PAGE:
The plot of the movie is something out of Shakespeare. The Emperor and Prince Jai are returning from their 3 year-long campaign in the frontiers of China for a holiday with the Imperial Family. Meanwhile back at the palace, it's revealed that something is very wrong with the Empress as she is suffering from a malady that she has been taking medicine to treat for some time.
Long story short, the Emperor is poisoning the Empress to drive her mad and she becomes aware of it and sets a plan in motion that could tear apart their family and have repercussions for all of China. The play King Lear has been cited as a possible influence for the movie. However, in a 2006 interview, Zhang Yimou said that the primary influence for Curse of the Golden Flower came from a 1934 play Thunderstruck by legendary Chinese playwright Cao Yu.
Curse of the Golden Flower mostly takes place within the Imperial Palace, and the setting is one that I never cease to marvel at. I'm never totally sure when Zhang Yimou is using hundreds of extras or using CG to fill in the crowds, but if it is entirely extras well damn, it is undoubtedly impressive. The palace itself is awash in color, and it is always a treat for the eyes to look at. It makes me wonder how much of the movie's setting is based on reality and how much Zhang Yimou played with the idea of the bright and colorful scenery to mask the ill intentions of those within it.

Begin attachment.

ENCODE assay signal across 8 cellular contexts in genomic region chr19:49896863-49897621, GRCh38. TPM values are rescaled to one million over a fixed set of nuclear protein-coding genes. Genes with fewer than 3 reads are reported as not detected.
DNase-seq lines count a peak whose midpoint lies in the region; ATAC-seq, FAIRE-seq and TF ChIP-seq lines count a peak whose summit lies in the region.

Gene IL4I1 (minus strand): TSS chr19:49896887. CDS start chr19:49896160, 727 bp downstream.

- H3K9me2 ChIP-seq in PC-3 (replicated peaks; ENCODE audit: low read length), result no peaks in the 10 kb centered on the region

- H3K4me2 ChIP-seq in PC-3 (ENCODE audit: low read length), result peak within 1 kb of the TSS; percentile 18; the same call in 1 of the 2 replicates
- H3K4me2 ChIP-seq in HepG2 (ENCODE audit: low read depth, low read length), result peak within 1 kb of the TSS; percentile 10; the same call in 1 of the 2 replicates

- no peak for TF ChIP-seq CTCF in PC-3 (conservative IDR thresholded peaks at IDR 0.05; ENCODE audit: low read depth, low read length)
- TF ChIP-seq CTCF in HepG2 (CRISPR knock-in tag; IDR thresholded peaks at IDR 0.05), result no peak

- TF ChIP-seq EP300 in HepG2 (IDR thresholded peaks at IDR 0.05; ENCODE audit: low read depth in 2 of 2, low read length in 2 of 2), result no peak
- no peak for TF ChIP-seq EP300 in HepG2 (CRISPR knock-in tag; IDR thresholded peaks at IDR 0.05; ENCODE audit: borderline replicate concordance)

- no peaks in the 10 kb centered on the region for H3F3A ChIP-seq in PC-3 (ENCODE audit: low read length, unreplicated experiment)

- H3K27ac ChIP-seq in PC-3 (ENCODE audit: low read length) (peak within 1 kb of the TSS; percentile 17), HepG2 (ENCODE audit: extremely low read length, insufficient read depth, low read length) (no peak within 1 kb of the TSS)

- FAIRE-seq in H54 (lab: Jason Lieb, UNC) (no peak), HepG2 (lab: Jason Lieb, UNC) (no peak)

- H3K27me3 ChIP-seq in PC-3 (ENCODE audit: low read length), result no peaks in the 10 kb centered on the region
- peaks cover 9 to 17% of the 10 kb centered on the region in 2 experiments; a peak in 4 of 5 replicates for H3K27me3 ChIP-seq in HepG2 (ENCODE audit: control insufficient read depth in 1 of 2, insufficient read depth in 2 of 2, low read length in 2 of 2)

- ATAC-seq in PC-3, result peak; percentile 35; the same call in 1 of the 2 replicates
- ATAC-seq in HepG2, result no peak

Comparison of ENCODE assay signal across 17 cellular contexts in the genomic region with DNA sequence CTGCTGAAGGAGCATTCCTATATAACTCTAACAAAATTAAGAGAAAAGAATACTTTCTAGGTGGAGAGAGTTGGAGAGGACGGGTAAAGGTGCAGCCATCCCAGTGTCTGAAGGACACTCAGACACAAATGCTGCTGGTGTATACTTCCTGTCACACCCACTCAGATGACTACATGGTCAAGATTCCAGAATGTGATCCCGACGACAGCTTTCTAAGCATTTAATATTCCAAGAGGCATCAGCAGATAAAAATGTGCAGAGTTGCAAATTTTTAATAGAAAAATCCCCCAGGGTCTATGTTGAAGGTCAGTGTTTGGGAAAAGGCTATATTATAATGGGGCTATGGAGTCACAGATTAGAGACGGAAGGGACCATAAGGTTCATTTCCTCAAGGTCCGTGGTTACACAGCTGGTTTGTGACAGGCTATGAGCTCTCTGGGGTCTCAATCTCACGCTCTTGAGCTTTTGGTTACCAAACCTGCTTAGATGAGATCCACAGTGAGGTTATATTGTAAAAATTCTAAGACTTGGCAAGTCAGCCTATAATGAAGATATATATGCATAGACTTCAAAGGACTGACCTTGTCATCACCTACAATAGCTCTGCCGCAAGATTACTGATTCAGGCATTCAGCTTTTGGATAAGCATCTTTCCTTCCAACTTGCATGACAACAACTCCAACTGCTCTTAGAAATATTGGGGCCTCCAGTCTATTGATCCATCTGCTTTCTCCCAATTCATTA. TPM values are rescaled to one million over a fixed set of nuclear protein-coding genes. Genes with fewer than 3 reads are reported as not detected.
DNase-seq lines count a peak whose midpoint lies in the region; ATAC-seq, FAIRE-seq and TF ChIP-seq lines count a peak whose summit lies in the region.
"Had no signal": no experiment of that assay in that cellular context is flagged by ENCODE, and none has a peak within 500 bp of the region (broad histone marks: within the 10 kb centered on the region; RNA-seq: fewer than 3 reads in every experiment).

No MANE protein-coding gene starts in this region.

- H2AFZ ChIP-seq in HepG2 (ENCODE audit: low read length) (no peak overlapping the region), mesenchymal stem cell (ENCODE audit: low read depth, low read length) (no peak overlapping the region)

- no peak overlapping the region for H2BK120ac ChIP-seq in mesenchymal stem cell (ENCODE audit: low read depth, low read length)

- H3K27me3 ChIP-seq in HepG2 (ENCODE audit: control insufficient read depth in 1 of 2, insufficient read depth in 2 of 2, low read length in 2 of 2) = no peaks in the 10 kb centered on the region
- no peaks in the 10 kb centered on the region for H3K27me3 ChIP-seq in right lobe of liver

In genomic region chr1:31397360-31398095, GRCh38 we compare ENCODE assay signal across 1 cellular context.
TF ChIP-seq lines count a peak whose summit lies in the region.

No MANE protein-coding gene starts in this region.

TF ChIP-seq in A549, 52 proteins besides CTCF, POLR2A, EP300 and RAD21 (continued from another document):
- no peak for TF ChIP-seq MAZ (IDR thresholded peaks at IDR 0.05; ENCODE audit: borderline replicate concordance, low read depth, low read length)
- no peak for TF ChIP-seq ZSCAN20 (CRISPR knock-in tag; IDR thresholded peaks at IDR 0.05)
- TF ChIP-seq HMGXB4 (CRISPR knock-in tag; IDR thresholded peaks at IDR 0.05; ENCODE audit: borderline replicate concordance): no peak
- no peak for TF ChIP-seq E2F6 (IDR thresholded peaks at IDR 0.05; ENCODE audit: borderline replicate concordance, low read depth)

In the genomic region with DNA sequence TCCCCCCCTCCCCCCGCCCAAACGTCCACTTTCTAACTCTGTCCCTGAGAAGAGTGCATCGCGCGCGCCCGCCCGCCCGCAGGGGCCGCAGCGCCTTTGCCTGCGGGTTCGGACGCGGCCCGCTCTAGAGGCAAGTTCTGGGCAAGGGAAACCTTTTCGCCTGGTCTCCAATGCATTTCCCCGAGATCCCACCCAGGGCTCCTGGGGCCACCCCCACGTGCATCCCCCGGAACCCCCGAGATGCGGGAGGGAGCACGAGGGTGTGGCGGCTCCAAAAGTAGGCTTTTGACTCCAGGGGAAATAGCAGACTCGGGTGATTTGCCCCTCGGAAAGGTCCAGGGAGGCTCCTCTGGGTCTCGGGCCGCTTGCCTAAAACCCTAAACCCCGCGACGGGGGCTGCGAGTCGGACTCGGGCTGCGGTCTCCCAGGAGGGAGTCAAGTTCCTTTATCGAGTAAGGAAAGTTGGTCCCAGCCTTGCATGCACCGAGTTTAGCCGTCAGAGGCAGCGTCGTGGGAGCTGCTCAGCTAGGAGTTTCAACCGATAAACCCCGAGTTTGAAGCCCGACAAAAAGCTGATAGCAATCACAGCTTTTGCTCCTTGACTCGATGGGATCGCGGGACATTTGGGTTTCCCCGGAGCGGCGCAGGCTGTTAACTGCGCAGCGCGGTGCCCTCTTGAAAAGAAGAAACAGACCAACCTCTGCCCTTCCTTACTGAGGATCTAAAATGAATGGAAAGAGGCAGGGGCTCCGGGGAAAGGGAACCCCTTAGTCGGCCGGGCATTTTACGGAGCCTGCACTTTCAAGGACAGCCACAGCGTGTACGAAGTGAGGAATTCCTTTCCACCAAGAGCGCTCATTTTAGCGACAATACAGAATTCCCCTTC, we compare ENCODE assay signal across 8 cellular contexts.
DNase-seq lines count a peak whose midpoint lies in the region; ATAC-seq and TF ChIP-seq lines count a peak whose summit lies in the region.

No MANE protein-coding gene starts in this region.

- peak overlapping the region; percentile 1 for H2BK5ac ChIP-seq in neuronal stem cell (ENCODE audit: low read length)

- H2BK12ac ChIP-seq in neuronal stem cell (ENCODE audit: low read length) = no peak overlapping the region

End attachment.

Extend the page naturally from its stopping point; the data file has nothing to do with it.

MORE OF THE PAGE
Another set that I particularly enjoyed was the "Imperial Inn" that was constructed at the natural landmarks of the Three Natural Bridges. When you look at the scenes the buildings are in, remember, this place does exist.
The costumes are all intricate and detailed, and it should be noted that this movie was nominated for Best Costume Design for the 2006 Academy Awards, where it lost to Marie Antoinette. Ironically enough Curse of the Golden Flower didn't even get nominated for Best Foreign Film for 2006. Had that been the case, it might have given me a difficult choice had it gone up again one of my favorites films, Pan's Labyrinth (it didn't win either).
Looking good, Sir
I can't break down the movie too much more because I might spoil the twists of the story. I saw Curse of the Golden Flower on DVD not long after it got its American release and was taken aback by how much I got into it.
If I were to criticize the film, I do feel that sometimes a couple of the plot beats get a little too shall I say, "Soap Opera-ish." I would have also liked to see more action from Chow Yun-Fat. I'm not decrying this movie for not having more fighting, but Chow Yun-Fat is a legend, and the one scene where he spars with his son is the only fighting he does in the entire movie. It's a little sad because Chow Yun-Fat is a very talented martial artist, and seeing scenes like this one in his older films makes you wish that Zhang Yimou could have turned him loose.
All in all, I recommend seeing Curse of the Golden Flower because it is a spectacle. While it's not the greatest movie out there, I do think it has a considerable amount of value in the drama and the story it does tell. Give it a watch, and you may like it as well.
4 out of 5 film reels.